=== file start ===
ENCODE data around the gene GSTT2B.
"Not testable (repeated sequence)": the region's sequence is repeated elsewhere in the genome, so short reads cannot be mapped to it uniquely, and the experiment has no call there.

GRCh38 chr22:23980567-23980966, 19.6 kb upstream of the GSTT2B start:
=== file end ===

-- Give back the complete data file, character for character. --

ENCODE data around the gene GSTT2B.
"Not testable (repeated sequence)": the region's sequence is repeated elsewhere in the genome, so short reads cannot be mapped to it uniquely, and the experiment has no call there.

GRCh38 chr22:23980567-23980966, 19.6 kb upstream of the GSTT2B start: